Gifts of Love

Last year, about this time, I posted a blog entitled Environmentally Friendly Gift Giving.  I suggested giving items that do not harm the planet, like “consumables”, or products that displace the use of plastic (e.g., reusable water bottle), or an “experience” – all items in lieu of “stuff”. I also suggested giving someone a little bit of your time, perhaps as simple as a phone call.  If you haven’t read this post, I invite you to check it out.  Our planet could use a bit more love than it has been receiving for the past decades. 

Later that month I posted My Christmas List, which included a few more ideas for the things I wanted, like “see more people become aware of how much our planet is struggling as a result of climate change”, or give a gift to our planet, such as having a tree planted in someone’s name.  Many organizations, like the Arbor Day Foundation, make this kind of gift-giving easy.

Recently, I received such a gift. For my birthday, my children and grandchildren, in my name, had 70 trees planted by the Arbor Day Foundation in the Wallow-Whitman National Forest – a huge forest in Oregon overlapping Idaho.  (Guess my age?)  Many cities also have ongoing tree-planting initiatives that invite support.  Houston’s “Super Trees” initiative is a good example of this. I read once that if everyone in the world planted 129 trees, it would add up to 1 trillion trees – enough to make a huge difference in the amount of CO2 absorbed from the atmosphere and providing more hope for addressing our climate crisis. I haven’t done the math, but I’m sure every single tree planted will help.

This year, my wife and I received an invitation through our church to donate gifts to five organizations that provide support to people in need – children, the homeless, immigrants, and the unemployed.  The “gifts” they requested were so basic – e.g., personal care items for adults, simple toys and games for children – that it was hard to ignore the amount of essential care many individuals need, certainly aggravated as a result of the pandemic.  We decided to purchase some of the gifts using money we would typically spend on each other for Christmas gifts.  We’ll do fine without an extra sweater or shirt this year. 

Another option for giving is through an organization established by Nicholas Kristof – a writer for the New York Times.  Kristof invites us to give a gift that changes lives.  This year he has chosen three organizations to receive proceeds given to his organization. Camfed (originally called the Campaign for Female Education) helps girls in African countries get an education. One of the world’s best investments is to help a girl go to school in a country like Ghana, Malawi or Zimbabwe. One year in high school costs $150, elementary school about $30.  A second organization chosen is OneGoal, which mentors low-income students in the United States, helping them graduate from high school and succeed in college. OneGoal ensures that black lives matter (96 percent of participants are students of color) and it provides a bridge for them to complete high school and get a solid start in college. The third organization chosen for 2020 is the Himalayan Cataract Project, also known as Cure Blindness, which fights blindness in Asia and Africa. The surgery can cost as little as $25 per person, or $50 for both eyes.  Kristof’s web site,, makes it effortless for anyone to support these three organizations and learn more about them. Focusing Philanthropy, a nonprofit Kristof has partnered with, will process contributions through the web page and report back to you on results.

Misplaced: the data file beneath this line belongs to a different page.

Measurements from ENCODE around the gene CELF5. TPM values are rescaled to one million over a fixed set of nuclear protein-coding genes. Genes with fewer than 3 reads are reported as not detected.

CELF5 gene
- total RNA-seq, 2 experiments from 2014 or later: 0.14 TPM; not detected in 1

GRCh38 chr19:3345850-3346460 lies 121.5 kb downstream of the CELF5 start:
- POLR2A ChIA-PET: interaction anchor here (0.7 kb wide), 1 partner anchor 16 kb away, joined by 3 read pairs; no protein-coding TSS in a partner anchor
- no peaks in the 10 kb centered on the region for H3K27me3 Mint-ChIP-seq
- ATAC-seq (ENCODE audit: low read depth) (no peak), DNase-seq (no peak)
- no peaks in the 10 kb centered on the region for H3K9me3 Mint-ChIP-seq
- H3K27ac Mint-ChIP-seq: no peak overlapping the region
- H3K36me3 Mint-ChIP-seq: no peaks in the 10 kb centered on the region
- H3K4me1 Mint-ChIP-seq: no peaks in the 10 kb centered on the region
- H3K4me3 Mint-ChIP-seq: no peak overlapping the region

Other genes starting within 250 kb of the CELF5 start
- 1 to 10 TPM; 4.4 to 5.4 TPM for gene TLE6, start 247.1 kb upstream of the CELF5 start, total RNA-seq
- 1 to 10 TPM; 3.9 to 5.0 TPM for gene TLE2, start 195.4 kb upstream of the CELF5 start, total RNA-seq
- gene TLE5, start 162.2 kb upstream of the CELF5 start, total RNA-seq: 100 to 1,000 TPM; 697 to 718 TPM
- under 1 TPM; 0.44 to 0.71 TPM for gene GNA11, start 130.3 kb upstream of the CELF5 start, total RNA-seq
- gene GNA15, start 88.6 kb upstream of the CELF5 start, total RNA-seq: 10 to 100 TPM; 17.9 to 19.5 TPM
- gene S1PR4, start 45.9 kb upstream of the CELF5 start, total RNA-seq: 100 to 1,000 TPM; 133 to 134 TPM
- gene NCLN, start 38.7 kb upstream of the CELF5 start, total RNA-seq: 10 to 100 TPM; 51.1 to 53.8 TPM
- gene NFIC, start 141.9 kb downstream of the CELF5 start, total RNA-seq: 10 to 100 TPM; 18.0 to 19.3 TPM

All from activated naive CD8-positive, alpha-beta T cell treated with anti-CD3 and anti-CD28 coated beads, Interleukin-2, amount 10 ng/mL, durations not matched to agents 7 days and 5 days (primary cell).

Finally, if you want to give someone something tangible, that just might remind them of things they can do to save our planet, consider giving them the “ÁBCs To Save Our Planet”.  I posted this list in a previous blog and decided to print a copy for our refrigerator as an ongoing reminder of what I can do.

Since that posting, I’ve received some very favorable feedback on these “ABCs” and I decided to have it printed on coffee mugs that I can give to others. I’ve chosen to produce these coffee mugs – and anyone can purchase one if you want a gift that might inspire others. There are other products available (e.g., stickers, prints) so if you’re interested in this, go to this site or Society6 and search “MikeThatFoodGuy” for my store.  I receive a small portion of the proceeds and donate all profits I receive to the Sierra Club, to support their ongoing advocacy work for our planet.

The giving of unconditional gifts – in any amount – to people you love, or people that need help, is something that will make a difference in the lives of others, and the giver usually receives the most joy.  Happy holidays! Happy giving!

One thought on “Gifts of Love

  1. Reblogged this on That Food Guy and commented:

    This is a re-post from last year…. and it is appropriate to remind us all that the gifts we give for the holidays do not have to contribute to harming the planet, but instead, can be an example to others as to gifts we can give that do not contribute to excessive consumption or plastics from China. I am hopeful that as more people recognize the importance of these issues, we will make a difference.
    Thank you for your participation in saving our world!


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